Nova Scotia

Queen's Marque project to use water from Halifax harbour for heating, cooling

The $200-million complex will use a heat pump system with pipes that extend into the harbour.

Building will be 55 per cent more efficient than what would have been designed 20 years ago

The Queen's Marque project will use seawater for the heating and cooling systems. (CBC)

A $200-million complex under construction along the Halifax waterfront will use seawater for its heating and cooling system.

"So this building will be about 55 per cent more efficient than a building we would have designed 20 years ago," said Denis Morris, the president of M & R Engineering.  

The Queen's Marque is being developed by The Armour Group. It includes a hotel, offices and residential space.

A heat pump system is being installed in the parking garage and it's connected to pipes that extend out into the harbour.

The Queen's Marque project on the Halifax waterfront will include a hotel, offices and residential space. It is expected to be completed in 2020. (CBC)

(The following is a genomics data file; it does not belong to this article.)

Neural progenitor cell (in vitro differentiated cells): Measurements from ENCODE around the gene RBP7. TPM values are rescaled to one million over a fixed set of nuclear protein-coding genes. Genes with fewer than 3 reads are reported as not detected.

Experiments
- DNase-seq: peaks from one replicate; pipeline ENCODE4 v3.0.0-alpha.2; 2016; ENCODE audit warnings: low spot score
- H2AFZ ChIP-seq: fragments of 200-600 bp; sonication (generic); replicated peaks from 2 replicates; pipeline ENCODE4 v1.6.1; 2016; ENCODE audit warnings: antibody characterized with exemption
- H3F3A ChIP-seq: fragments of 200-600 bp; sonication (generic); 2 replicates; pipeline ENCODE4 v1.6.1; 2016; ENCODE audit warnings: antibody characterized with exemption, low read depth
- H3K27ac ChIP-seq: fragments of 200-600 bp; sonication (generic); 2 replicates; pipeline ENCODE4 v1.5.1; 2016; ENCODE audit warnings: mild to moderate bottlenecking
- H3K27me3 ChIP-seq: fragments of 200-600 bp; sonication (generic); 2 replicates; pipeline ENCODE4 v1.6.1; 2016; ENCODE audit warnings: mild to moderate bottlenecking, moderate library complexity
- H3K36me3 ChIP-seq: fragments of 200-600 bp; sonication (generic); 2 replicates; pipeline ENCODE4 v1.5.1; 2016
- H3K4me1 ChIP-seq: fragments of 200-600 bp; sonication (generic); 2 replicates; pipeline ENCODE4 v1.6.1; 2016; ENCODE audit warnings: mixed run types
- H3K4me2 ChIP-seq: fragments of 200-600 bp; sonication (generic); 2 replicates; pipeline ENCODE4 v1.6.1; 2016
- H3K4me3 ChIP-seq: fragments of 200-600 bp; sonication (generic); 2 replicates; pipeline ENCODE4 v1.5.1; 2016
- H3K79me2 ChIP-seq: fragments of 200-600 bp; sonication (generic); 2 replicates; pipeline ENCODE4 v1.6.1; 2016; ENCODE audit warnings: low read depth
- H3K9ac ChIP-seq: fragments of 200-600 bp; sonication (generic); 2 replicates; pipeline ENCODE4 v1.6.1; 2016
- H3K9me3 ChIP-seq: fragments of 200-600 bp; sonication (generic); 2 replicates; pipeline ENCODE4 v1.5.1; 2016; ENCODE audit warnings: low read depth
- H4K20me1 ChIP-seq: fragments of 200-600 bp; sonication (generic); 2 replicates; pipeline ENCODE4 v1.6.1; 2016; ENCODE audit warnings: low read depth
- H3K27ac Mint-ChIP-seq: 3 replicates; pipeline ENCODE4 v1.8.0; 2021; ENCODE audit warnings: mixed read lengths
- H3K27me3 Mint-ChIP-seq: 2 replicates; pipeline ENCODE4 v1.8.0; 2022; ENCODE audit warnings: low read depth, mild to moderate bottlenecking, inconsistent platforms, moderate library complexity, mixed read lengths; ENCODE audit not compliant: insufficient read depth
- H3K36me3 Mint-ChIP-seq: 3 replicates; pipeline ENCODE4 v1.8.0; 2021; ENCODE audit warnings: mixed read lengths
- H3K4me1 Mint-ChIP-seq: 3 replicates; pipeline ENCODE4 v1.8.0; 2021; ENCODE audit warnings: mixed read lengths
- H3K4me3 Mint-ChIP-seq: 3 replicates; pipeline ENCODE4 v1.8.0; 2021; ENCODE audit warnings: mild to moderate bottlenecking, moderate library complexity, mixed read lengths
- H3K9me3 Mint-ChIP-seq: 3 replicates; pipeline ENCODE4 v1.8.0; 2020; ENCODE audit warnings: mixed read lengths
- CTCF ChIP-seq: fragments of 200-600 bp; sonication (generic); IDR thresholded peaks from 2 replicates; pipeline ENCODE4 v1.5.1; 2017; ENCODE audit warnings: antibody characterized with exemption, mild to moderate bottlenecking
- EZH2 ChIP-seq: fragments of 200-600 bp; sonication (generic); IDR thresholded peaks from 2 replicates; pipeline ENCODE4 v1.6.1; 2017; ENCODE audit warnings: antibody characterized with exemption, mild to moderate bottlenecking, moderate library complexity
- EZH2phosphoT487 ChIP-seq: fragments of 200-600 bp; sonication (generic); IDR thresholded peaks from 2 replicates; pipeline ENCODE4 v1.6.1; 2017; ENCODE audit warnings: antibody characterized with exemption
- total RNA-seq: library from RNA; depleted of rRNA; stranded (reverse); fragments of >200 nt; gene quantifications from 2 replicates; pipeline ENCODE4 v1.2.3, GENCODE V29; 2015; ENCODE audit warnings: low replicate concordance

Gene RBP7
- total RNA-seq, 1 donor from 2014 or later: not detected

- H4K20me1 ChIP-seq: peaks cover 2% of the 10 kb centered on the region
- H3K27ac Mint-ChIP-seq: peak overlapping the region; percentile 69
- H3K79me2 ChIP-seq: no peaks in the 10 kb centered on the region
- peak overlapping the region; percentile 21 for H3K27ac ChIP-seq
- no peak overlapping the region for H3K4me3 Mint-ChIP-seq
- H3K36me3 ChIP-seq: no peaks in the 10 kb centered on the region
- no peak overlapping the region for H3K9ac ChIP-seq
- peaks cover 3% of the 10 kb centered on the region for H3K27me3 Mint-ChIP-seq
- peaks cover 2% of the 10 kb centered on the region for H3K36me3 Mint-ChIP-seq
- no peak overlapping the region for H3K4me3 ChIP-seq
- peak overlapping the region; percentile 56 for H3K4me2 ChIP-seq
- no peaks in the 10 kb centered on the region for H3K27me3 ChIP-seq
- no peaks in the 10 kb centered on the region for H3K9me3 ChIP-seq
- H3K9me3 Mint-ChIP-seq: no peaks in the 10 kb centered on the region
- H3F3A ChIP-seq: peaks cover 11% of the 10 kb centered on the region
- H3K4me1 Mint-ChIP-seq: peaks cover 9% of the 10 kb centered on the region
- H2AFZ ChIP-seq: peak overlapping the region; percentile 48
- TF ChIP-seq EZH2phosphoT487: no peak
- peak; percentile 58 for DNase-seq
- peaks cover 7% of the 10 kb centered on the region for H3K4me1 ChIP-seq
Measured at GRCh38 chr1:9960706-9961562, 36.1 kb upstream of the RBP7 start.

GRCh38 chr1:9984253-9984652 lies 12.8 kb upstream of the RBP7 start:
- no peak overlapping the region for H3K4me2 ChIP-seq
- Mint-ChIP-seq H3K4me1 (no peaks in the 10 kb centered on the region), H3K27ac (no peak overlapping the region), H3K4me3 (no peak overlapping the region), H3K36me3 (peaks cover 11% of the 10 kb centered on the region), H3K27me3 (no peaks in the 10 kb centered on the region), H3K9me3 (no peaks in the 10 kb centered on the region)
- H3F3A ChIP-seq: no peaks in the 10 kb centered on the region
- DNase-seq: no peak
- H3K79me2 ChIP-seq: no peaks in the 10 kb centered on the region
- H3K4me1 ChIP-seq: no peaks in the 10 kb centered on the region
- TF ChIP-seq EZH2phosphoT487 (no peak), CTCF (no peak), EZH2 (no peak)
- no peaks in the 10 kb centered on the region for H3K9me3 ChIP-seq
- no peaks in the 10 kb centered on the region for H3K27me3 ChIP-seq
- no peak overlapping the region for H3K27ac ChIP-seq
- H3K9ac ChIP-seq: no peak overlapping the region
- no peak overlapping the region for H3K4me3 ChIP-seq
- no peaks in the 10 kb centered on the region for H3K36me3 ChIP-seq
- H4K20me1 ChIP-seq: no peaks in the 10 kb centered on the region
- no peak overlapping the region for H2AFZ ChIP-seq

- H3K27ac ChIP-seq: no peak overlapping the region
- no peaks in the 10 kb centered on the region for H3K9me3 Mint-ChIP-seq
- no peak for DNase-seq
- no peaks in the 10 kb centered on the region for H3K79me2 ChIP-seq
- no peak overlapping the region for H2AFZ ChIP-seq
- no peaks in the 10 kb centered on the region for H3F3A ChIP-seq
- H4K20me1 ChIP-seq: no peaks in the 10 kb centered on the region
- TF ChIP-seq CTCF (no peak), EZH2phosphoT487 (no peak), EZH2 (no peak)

"We're 500 feet offshore and 45 feet underwater," said Morris, "so in the wintertime we extract heat and in the summertime we dump building heat back into it and put it back into the harbour."

Alderney Landing in Dartmouth uses seawater for air conditioning and the Emera building, also located along the Halifax waterfront, uses a heat pump system.

But Morris said the Queen's Marque system will be the largest in the city and will be expandable. 

"The heat pump plant is modular and there's room to grow if other buildings in the downtown want to come online and share the technology," said Morris.

The Queen's Marque is expected to be completed in 2020.

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About the Author

Pam Berman

Reporter

Pam Berman is CBC Nova Scotia's municipal affairs reporter. She's been a journalist for almost 35 years and has covered Halifax regional council since 1997. That includes four municipal elections, 19 budgets and countless meetings. Story ideas can be sent to pam.berman@cbc.ca